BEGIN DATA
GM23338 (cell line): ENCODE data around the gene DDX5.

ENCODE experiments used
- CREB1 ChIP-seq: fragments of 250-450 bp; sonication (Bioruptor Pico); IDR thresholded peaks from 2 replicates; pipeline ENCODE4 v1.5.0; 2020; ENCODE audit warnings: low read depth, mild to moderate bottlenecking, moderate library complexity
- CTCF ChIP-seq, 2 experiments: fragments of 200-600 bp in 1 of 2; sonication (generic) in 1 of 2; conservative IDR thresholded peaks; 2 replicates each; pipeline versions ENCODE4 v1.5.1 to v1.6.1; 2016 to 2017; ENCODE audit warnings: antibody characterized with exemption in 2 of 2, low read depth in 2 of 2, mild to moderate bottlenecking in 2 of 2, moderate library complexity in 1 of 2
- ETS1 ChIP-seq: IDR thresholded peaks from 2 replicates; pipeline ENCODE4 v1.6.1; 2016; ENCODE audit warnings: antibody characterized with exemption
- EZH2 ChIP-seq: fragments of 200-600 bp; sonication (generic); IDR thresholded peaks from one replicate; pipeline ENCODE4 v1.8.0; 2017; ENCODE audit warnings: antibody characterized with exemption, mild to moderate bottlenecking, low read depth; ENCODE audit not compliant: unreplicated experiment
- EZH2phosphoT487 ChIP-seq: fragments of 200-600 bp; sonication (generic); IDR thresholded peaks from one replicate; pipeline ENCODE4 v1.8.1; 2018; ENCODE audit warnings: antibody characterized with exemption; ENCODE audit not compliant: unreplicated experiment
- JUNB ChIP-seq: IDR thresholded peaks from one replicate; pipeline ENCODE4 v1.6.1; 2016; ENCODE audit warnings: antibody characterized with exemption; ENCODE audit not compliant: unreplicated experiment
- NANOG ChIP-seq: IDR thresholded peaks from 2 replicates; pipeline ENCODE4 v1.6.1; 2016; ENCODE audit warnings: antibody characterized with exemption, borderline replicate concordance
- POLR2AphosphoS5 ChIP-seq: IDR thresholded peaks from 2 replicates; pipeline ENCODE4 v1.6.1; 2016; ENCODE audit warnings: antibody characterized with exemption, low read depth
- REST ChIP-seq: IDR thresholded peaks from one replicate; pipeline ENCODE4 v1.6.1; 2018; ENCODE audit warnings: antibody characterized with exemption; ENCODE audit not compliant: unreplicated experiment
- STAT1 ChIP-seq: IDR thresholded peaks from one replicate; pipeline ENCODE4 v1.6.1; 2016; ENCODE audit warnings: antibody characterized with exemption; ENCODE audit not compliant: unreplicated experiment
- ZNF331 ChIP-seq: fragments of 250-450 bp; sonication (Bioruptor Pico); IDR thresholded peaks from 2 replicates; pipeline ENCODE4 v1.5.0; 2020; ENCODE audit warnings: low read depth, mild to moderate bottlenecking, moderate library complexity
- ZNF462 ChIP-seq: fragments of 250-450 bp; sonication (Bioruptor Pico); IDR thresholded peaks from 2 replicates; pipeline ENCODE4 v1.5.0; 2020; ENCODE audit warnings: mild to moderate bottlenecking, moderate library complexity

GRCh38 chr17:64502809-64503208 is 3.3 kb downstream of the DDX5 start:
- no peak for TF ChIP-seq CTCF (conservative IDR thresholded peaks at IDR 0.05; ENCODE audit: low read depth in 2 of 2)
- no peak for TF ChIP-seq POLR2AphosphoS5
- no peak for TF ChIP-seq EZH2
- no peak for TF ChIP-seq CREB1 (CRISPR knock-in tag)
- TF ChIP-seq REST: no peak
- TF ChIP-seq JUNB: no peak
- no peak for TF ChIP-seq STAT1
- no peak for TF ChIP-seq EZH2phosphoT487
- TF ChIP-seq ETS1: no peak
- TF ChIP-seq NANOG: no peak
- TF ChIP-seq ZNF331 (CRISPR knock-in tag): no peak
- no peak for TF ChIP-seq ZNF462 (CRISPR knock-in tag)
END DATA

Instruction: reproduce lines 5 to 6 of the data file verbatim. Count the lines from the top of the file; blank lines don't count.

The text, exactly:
- ETS1 ChIP-seq: IDR thresholded peaks from 2 replicates; pipeline ENCODE4 v1.6.1; 2016; ENCODE audit warnings: antibody characterized with exemption
- EZH2 ChIP-seq: fragments of 200-600 bp; sonication (generic); IDR thresholded peaks from one replicate; pipeline ENCODE4 v1.8.0; 2017; ENCODE audit warnings: antibody characterized with exemption, mild to moderate bottlenecking, low read depth; ENCODE audit not compliant: unreplicated experiment